It was shocking that it took just two hours after the candidate filing period closed for Joshua Mahony, the Democrat who took on the likely sacrificial role of trying to unseat incumbent U.S. Sen. Tom Cotton, to withdraw from the race. The timing, in all likelihood, barred his own party from finding someone else to take up the challenge in the 2020 election.
The timing, though, was the shock of it, not the fact it happened.
What’s the point?
Senate candidate Joshua Mahony’s actions, aided by his party’s lack of serious vetting, helped the GOP ensure voters get little choice in next year’s U.S. Senate race.
Mahony, in his two prior runs for public office, certainly didn't face the kind of hard-core political scrutiny as what could easily be anticipated in a contest against Cotton. The state's junior senator is viewed by many in the GOP as a rising star, often enough mentioned as a potential presidential candidate one of these days. The Republican apparatus stands ready to protect his potential future.
Mahony's employment history has always suggested a nontraditional path. When he ran for Washington County judge and for Congress, he touted his volunteer work with nonprofits when asked about his past jobs or livelihood. His suggestions of being a small-business man or a "natural resources" executive, at best, appeared to stretch reality.
It was in filling out federal financial disclosures that Mahony's sources of income and job history became more dramatic. He had to amend his filings again, and again, and again to get it all close to accurate. The vagueness of the past would just no longer do.
Were these the "significant vulnerabilities in Mahony's background" cited in a memo from a Cotton campaign manager as fodder to exploit in torpedoing Mahony's candidacy? We know the state Republican Party announced moments after candidate filing ended that it would file a complaint with the Federal Election Commission accusing Mahony of lying on campaign-related federal paperwork.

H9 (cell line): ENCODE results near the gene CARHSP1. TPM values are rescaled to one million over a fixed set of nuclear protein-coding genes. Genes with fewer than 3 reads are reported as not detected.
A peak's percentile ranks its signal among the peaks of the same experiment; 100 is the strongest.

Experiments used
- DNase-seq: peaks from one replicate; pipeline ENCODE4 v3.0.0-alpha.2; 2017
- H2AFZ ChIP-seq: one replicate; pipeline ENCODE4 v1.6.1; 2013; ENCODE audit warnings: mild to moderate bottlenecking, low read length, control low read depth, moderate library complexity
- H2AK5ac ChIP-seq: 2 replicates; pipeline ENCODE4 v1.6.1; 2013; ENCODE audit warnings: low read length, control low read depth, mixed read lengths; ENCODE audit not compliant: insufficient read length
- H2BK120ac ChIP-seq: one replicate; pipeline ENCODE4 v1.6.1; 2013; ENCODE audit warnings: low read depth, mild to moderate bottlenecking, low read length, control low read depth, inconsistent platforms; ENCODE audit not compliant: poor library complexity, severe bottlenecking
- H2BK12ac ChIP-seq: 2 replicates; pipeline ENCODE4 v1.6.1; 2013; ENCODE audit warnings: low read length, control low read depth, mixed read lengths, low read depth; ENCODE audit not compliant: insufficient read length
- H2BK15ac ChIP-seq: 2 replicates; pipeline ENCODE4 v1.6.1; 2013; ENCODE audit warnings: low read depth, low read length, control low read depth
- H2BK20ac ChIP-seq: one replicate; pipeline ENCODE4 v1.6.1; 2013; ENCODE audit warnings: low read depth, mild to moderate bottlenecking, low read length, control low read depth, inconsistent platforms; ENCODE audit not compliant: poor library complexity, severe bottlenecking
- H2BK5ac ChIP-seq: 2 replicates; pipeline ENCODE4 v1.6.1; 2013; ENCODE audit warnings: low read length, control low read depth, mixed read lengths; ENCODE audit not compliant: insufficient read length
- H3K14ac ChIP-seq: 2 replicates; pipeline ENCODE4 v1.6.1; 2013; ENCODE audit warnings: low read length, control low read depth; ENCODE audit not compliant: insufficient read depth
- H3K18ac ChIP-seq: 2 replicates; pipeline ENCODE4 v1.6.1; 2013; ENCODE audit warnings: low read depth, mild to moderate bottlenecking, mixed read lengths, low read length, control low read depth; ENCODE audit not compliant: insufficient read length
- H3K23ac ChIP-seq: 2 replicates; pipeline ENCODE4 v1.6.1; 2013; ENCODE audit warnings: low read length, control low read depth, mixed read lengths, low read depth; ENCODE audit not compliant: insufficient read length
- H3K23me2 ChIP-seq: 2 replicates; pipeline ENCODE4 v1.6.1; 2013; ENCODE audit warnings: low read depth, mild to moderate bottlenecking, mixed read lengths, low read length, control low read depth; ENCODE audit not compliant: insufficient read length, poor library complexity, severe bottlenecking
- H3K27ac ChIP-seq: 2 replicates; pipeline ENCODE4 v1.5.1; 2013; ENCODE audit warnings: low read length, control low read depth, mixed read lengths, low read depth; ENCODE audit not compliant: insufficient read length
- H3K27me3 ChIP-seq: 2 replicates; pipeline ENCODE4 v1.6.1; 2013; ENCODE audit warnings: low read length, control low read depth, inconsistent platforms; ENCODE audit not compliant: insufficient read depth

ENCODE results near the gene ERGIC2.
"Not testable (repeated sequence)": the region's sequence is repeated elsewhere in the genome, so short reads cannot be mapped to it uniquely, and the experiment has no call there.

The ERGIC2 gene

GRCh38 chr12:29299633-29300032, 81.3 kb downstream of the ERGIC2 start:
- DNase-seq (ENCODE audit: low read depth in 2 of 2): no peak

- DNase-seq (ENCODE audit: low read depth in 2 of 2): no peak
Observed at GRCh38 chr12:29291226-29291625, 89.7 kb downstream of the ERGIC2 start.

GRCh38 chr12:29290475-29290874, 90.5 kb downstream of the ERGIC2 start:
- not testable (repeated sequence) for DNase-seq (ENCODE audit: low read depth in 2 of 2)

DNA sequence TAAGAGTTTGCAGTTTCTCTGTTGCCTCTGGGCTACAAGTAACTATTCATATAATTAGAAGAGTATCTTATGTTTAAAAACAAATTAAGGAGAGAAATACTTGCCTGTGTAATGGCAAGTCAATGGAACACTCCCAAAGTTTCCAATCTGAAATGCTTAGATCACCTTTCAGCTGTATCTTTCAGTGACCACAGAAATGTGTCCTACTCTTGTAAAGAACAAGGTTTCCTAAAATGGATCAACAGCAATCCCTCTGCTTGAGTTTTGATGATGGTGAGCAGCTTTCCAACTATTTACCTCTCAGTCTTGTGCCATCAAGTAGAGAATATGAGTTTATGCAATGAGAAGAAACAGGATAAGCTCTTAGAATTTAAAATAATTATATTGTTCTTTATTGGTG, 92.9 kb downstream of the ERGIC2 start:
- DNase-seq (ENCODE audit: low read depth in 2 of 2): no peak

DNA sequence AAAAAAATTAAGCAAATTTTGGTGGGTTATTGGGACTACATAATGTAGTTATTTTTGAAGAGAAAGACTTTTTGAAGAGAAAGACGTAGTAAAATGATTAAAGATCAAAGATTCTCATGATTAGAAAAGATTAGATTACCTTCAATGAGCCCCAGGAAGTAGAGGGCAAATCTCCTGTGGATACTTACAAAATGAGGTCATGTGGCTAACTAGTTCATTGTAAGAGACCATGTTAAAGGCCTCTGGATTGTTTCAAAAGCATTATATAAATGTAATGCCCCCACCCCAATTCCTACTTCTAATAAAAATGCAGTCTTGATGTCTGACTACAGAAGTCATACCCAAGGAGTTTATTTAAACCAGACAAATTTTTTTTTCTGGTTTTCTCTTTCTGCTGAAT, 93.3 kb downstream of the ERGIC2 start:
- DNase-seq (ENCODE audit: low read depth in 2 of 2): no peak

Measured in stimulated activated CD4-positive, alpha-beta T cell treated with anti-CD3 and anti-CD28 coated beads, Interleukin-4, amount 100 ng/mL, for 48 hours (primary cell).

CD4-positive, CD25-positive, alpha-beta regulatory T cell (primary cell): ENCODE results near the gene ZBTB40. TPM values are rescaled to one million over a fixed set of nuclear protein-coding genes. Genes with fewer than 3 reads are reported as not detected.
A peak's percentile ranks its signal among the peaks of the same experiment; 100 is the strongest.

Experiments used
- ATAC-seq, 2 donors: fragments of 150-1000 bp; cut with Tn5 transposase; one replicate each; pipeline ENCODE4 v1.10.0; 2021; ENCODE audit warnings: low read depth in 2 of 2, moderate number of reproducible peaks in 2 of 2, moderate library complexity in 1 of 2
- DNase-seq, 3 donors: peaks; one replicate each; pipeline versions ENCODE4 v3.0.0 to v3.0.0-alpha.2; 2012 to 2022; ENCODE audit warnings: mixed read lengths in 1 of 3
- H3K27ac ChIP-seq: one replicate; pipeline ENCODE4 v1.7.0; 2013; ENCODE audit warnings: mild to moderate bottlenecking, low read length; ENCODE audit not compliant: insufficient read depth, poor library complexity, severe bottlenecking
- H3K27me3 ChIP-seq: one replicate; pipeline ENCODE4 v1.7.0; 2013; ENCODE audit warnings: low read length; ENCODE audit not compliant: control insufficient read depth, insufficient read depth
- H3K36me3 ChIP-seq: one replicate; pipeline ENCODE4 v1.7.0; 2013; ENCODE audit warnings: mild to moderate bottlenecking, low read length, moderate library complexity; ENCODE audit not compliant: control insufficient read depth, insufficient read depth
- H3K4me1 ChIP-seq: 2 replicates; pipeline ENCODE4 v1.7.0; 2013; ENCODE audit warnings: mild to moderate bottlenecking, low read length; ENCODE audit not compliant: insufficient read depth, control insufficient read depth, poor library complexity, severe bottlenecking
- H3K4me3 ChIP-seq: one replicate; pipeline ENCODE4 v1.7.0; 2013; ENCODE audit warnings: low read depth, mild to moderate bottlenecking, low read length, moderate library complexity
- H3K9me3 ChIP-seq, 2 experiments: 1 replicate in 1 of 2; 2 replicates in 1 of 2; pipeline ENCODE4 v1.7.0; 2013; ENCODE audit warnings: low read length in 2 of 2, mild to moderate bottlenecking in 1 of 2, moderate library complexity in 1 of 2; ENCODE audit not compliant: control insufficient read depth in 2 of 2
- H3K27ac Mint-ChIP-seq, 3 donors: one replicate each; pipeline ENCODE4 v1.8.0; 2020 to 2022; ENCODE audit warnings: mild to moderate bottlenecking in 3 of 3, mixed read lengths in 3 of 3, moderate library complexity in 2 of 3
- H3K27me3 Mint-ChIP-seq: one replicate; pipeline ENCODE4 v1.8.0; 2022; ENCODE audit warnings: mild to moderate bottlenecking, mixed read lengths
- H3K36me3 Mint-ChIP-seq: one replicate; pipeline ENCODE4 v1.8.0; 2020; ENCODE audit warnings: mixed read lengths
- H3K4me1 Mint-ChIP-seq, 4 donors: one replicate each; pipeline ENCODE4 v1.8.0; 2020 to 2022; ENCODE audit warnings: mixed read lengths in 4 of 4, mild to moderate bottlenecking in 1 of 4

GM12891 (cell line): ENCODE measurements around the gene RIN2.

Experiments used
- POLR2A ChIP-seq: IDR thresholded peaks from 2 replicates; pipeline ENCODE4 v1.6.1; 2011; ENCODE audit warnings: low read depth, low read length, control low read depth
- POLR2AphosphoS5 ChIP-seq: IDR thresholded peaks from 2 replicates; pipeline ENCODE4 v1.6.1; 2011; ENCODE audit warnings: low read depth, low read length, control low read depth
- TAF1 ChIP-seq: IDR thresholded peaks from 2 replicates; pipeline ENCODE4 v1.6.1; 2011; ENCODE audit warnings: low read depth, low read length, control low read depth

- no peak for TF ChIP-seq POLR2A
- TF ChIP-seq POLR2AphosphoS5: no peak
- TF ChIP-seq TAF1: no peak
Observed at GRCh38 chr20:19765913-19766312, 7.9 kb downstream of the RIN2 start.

The National Republican Senatorial Committee questioned the Mahony's work history, suggesting he was "unable to remember the last time he was employed."
In withdrawing, Mahony cited "family health concerns" as the reason behind his decision. He didn't notify the Democratic Party beforehand and hasn't spoken of it since.
"I promise you we can do it," Mahony told a crowd in front of the Fayetteville Town Center last July.
But even Democrats doubted it. It was easy to see those rallying to Mahony's side mostly consisted of those would would vote for anyone but Cotton, not people inspired by the Democratic candidate himself.
More fact-checking or mud-slinging, depending on one's perspective, was promised. And something in all that convinced Mahony either that his background wouldn't withstand the scrutiny enough to keep him a viable candidate or that the battle ahead wasn't worth going through.
Call it unfortunate that the Republican strategy was to scuttle the Democrat's campaign after the filing period so that Arkansas voters would be denied an opportunity to have another major-party option on the ballot next November. The GOP has threatened a lawsuit if the Democrats even attempt to put a new candidate forward, thanks to state law that puts strict limits on the reasons a candidate can be replaced.
It's a cynical strategy. And it worked. And it should be expected in big-time politics.
Democrats should be disappointed in their own party, which either lacked the political foresight to put its likely Senatorial nominee through a serious vetting or didn't care to. Given the likelihood of a Democrat unseating Cotton in Arkansas, the party might have been satisfied just to have someone who could fog a mirror.
Neither Mahony nor the Democrats did the due diligence necessary to avoid what was an entirely avoidable embarrassment.
With the Mahony campaign dead, voters will still have choices next November. A Libertarian, Ricky Dale Harrington Jr. of Pine Bluff, and an independent, Dan Whitfield of Bella Vista, have also filed for the seat. If history is any gauge, Cotton will have little trouble surviving their candidacies. Most likely, he'll just ignore them.
Some Arkansas voters no doubt feel shafted in having any real choice wrangled from their hands. Others, probably the majority, haven't had their voting plans changed by this political drama at all. It's unfortunate voters won't have much of a choice, but it can easily be said they never did. Thanks to Mahony's actions and history, the Republicans had the upper hand all along and flexed it when it was most advantageous to their cause and candidate.
Commentary on 11/22/2019
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